Our current winter storm started up yesterday afternoon with some snow that gradually changed over to sleet and other mixed precipitation overnight. As of this morning though, the precipitation was back to snow, and this afternoon we got pounded with 1 to 2 inch per hour snows in the local mountains and mountain valleys. The snow was so intense that the northbound lane of I-89 between exits 10 and 11 (Bolton Flats area) had to be closed due to accidents.
With all the fresh snow, I decided that I’d head up to Bolton to check out the accumulations and get in a few late afternoon/evening runs. Driving along Route 2 I noticed what seemed to be more cars than usual, but I knew the reason once I could see all the cars backed up on I-89. I was thankful for my short trip to Bolton, because the driving was a bit tricky. I did eventually run into travel issues on the Bolton Valley Access Road however. At the big S-curve below Timberline I saw several cars stopped, and it looked like most of the snarl was due to what appeared to be a two-wheel drive vehicle having trouble on the hill. I was even slowed down in the Subaru for a bit because I had to come to a dead stop and then get over into the snowier downhill lane to pass. Our tires on the Subaru are getting close to the time for replacement, so it took a few attempts to really get the traction to get around that car while avoiding the downhill traffic. It was definitely a greasy situation with the intense snowfall, which was falling too fast for the plows to keep up with it. I even overheard a guy say that he was having trouble getting up the road with studded Hakkapeliitta tires. Up in the village there was decent wind at perhaps 20 MPH, and moderate to heavy snowfall. The new snow probably came in quite fast on the mountain while people were skiing – I saw a car having to be helped out by a tow truck in the relatively flat parking lot.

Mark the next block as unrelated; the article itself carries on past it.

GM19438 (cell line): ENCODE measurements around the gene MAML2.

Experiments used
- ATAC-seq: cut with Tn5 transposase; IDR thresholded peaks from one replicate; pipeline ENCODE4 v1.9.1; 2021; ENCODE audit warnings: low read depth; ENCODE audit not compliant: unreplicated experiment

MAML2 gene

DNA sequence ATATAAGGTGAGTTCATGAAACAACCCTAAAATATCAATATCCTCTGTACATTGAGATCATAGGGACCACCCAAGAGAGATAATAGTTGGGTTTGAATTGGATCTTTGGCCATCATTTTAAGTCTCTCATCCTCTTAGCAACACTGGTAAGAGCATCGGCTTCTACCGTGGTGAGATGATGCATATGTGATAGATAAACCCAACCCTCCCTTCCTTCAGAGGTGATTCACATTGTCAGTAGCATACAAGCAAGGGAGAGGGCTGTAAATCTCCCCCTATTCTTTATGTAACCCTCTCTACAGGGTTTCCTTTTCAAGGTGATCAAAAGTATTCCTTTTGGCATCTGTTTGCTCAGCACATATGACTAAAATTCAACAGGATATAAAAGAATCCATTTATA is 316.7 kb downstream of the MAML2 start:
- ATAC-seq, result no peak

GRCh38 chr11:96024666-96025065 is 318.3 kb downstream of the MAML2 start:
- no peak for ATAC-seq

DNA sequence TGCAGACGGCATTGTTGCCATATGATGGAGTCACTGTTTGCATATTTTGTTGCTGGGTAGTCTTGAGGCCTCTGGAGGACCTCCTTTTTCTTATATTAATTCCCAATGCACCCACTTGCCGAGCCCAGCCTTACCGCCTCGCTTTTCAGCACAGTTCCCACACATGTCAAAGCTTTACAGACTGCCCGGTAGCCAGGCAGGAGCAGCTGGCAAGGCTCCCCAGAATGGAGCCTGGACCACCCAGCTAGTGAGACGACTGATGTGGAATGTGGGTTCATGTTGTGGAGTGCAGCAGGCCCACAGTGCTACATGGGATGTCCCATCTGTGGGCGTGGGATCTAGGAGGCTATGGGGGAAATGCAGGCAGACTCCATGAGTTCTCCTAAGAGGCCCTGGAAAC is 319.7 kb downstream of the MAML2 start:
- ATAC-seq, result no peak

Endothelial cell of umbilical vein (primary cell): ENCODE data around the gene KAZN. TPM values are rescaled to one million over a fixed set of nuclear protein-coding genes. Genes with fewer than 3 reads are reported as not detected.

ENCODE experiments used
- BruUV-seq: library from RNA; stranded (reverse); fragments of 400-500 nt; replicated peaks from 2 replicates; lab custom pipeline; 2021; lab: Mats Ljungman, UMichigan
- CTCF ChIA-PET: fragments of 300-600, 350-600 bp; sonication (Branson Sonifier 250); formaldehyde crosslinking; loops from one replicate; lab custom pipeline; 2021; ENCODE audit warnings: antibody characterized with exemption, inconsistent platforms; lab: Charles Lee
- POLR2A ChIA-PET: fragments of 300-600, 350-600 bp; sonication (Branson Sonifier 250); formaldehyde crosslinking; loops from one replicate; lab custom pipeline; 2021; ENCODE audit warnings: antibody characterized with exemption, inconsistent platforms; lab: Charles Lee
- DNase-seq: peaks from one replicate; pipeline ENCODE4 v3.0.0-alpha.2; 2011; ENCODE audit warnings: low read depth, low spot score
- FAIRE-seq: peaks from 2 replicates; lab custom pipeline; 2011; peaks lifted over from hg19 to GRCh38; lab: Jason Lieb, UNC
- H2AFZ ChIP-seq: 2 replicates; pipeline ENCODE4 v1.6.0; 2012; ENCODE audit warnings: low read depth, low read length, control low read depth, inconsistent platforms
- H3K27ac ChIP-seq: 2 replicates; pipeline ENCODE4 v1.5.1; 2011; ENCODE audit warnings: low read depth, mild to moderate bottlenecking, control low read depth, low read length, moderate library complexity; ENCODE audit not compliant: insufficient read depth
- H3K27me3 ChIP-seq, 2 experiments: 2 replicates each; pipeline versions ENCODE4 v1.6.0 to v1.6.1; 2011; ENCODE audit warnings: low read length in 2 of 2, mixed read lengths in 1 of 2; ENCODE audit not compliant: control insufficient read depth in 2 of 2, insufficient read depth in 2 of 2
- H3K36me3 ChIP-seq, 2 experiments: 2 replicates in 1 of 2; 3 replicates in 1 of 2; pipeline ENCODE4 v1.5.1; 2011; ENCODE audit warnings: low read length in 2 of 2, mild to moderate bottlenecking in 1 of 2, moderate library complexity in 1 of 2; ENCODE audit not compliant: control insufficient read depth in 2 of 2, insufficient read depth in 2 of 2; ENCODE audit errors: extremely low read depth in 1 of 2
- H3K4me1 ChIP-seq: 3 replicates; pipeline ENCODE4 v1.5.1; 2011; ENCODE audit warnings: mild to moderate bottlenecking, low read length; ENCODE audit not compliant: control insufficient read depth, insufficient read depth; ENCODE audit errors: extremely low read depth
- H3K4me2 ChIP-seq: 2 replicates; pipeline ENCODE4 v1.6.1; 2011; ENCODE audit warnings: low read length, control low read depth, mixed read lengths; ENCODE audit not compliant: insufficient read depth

The Vista Quad had been shut down with the high winds earlier in the day, but the Mid Mountain Chair was still running and I caught a ride. From Mid Mountain I hiked up about 100 feet to see what the accumulations were like higher on the mountain, and I found about 7 inches of new snow in the areas that didn’t seem to have been hit by the wind. The light was fading, but I caught some turns up there and they were very sweet – whoever gets out tomorrow in wind-sheltered locations is going to have some great turns. I stuck around for another couple of lift-served runs off Mid Mountain, and conditions were of course very nice with the new snow. The only issue was that the temperature was dropping quickly and the snow was actually starting to get “slow”.
Although still quite snowy and slick, the drive back down the access road was uneventful, and the traffic was moving on I-89, but it was still backed up for quite a distance in the northbound lane. Down here at the house I found 5.7 inches of new snow on the snowboard, representing the snowfall during the 12:00 P.M. to 6:00 P.M. collection period. Relative to mid afternoon, the snow had definitely been getting fluffier; I estimated that it was probably in the range of 4 or 5% H2O. The radar still shows the moisture stacked up against the Greens, and more snow has been falling this evening, so it looks like this will be a decent event. I wouldn’t be surprised to see the local mountains start to open up some natural snow terrain after this event.